Oyster Creek Golf and Country Club| Englewood FL
Oyster Creek Golf and Country Club| Englewood FL
  • Englewood's Beaches

  • Englewood's

    Englewood has four beautiful beaches to chose from. 
  • Sometimes you just need to

    Change your point of view

    or you may need a change of scenery
Englewood Englewood Beaches

State Park Beach

Florida State Park in

Charlotte County

Englewood Beach

Public Beach in

Charlotte County

Middle Beach

Public Beach in

Sarasota County

Manasota Beach

Public Beach in

Sarasota County

Four beautiful Beaches

All four of Englewood's beaches are located on the 11-mile-lo barrier island of Manasota Key. Because there is no natural land bridge to the mainland, two modern drawbridges were needed to make the island accessible. One bridge is at the northern end of the island, and the other one almost at the southern end. The Mainland and the island are divided by a big body of water called "Lemmon Bay" where the Intracoastal Waterway runs thru. 

Further south, the Intracoastal Waterway connects the Lemon Bay with an even bigger body of water, the "Charlotte Harbor Estuary," the second largest bay in Florida. This natural "harbor" covers 4,900 sq miles; 70% of that harbor is located in Charlotte County while 30% is in Lee County, which is the next county further south.  

In General, all Gulf Beaches are on the Barrier Islands

You know it already, yes, all area beaches face the Gulf of Mexico. They are exclusively on the barrier islands, which are Manasota Key (where all four beaches accessible from Englewood are), Don Pedro Island (which can only be reached by boat or ferry), Little Gasparilla Island (only by boat), and Gasparilla Island (can be reached via bridge).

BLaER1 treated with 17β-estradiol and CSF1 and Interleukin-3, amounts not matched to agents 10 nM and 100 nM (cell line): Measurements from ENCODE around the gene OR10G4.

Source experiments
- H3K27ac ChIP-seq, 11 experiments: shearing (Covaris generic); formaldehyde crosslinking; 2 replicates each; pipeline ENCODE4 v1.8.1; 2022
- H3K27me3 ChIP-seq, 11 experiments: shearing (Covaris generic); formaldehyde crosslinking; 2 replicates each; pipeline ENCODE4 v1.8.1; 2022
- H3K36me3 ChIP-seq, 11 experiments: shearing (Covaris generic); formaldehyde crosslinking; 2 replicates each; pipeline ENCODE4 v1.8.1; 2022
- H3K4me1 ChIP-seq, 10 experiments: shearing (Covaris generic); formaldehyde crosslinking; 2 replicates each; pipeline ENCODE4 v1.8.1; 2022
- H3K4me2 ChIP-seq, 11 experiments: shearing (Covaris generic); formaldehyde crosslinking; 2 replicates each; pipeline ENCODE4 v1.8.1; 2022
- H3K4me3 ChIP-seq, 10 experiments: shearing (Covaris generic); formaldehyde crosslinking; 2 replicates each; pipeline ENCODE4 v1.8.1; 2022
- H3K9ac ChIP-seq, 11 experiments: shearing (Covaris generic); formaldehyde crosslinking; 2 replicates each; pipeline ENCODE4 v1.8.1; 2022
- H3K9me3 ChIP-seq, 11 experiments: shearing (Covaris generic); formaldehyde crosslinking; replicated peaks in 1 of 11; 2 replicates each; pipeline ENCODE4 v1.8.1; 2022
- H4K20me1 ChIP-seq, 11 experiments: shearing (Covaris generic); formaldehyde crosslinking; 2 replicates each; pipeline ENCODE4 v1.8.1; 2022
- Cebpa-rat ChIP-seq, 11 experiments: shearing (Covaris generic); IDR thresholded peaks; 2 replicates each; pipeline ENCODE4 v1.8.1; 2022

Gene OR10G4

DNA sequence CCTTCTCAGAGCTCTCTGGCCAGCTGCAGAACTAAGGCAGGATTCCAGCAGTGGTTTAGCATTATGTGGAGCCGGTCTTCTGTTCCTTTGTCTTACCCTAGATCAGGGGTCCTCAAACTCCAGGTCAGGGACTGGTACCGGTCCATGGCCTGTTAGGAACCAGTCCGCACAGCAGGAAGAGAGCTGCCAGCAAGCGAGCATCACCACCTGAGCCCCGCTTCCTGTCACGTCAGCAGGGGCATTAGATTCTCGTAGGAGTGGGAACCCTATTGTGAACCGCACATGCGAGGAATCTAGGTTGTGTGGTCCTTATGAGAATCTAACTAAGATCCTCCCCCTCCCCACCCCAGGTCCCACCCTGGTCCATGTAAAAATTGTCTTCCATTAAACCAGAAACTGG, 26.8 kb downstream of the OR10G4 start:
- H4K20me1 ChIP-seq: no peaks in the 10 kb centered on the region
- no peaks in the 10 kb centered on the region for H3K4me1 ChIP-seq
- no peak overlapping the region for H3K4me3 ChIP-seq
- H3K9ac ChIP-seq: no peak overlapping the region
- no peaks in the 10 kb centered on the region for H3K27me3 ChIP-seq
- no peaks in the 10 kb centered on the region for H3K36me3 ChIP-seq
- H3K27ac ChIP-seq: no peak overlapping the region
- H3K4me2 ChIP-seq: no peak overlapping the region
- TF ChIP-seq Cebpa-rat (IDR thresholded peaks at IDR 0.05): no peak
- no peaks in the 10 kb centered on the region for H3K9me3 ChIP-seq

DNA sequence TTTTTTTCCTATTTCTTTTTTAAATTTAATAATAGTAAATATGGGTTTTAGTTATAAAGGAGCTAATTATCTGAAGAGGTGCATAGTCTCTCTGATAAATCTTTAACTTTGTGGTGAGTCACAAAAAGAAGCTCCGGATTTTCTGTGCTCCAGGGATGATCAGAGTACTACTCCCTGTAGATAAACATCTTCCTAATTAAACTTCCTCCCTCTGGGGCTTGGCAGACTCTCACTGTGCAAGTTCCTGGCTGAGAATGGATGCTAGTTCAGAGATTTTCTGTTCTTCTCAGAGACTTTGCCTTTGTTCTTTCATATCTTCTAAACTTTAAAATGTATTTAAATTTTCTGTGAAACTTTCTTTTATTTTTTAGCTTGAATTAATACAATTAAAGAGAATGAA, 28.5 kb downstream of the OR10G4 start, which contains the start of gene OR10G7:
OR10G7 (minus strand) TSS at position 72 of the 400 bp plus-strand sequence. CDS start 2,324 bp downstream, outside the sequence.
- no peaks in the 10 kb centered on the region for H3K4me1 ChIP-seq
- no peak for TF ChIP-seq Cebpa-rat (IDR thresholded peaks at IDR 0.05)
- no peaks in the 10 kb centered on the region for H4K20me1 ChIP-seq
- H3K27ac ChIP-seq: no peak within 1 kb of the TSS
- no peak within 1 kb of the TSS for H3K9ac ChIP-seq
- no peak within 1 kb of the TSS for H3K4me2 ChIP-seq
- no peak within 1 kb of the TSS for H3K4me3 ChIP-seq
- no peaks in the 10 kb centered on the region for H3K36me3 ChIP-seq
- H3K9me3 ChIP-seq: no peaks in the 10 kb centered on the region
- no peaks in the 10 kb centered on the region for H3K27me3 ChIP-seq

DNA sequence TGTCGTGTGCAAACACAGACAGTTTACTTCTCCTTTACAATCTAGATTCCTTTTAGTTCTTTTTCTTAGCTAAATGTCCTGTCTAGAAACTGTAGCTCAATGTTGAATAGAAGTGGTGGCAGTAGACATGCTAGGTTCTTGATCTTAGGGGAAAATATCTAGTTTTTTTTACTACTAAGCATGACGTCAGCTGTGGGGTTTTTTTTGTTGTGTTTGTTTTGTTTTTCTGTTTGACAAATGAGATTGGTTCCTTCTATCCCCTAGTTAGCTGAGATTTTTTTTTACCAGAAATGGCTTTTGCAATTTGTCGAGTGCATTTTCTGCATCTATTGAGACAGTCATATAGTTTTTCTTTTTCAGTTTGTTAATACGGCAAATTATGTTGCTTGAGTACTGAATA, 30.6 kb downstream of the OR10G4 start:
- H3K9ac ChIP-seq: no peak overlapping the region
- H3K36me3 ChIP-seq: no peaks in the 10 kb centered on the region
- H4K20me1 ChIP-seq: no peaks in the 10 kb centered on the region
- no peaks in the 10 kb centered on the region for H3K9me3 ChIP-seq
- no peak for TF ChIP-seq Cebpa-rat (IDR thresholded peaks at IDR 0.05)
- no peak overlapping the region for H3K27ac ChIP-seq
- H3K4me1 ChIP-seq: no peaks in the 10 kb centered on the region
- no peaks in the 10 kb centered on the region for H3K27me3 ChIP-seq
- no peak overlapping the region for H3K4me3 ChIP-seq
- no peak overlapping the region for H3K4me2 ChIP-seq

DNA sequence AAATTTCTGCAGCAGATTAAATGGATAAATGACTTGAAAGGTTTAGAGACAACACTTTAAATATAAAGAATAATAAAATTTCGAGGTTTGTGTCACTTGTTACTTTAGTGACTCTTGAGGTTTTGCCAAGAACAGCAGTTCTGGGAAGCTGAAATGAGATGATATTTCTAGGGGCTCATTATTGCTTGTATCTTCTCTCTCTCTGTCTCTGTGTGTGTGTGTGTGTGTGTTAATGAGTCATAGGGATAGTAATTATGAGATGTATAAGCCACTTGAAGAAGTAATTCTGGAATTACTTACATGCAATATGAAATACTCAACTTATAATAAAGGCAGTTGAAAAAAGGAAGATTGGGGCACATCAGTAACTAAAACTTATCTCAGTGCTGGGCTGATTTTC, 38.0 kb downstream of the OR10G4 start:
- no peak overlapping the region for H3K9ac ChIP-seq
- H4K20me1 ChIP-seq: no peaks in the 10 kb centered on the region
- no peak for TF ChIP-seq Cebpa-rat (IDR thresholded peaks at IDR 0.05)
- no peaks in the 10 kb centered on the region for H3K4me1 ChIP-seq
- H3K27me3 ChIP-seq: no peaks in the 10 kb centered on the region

The four beaches that are available to pamper the local sun seekers and travelers who reside in Englewood are Stump Pass State Park Beach, Englewood Beach (previously known as Chadwick Beach), Middle Beach (also known as Blind Pass Beach), and Manasota Beach.

The beaches of Don Pedro and Little Gasparilla are more challenging to reach. The beaches on Gasparilla Island require a $6 fee for a toll bridge, but hey, you are on vacation! You are burning money like crazy anyway. What is a $6 price for a lovely day on the beach?

Stump Pass is a natural beach
Stump Pass Beach State Park

Beach Warning Flags - some information for non locals

Always ask the rangers or lifeguards if in doubt...

Beautiful and colorful flags are flying on the beach. Red, green, yellow...how nice is that.

But be careful, they want to tell you something. But what?

One Red
Yellow and Blue
Two Red
Beach Flag Low Hazard
Low Hazard

You will Love the green one:

Great. You  know that one already. When the traffic light shows GREEN...you are ready to go. That does not mean that you are 100% okay. You still look left and right because somebody could make a mistake. 

Therefore, you do the same when you go into the water. You could still experience  a little current or "steep" one foot high waves, but otherwise, you are good to go. 

Always look for sea creatures because they are color blind, There can always hide a stingray somewhere in the sand, especially in spring time, and that guy really "stings."

Medium Hazard

Hm, what does that mean?

A vibrant YELLOW flag does not necessarily mean that you won't get home alive, but something may be going on. It could indicate that there is a moderate surf or moderate current. Nothing really to worry about - just keep your eyes open.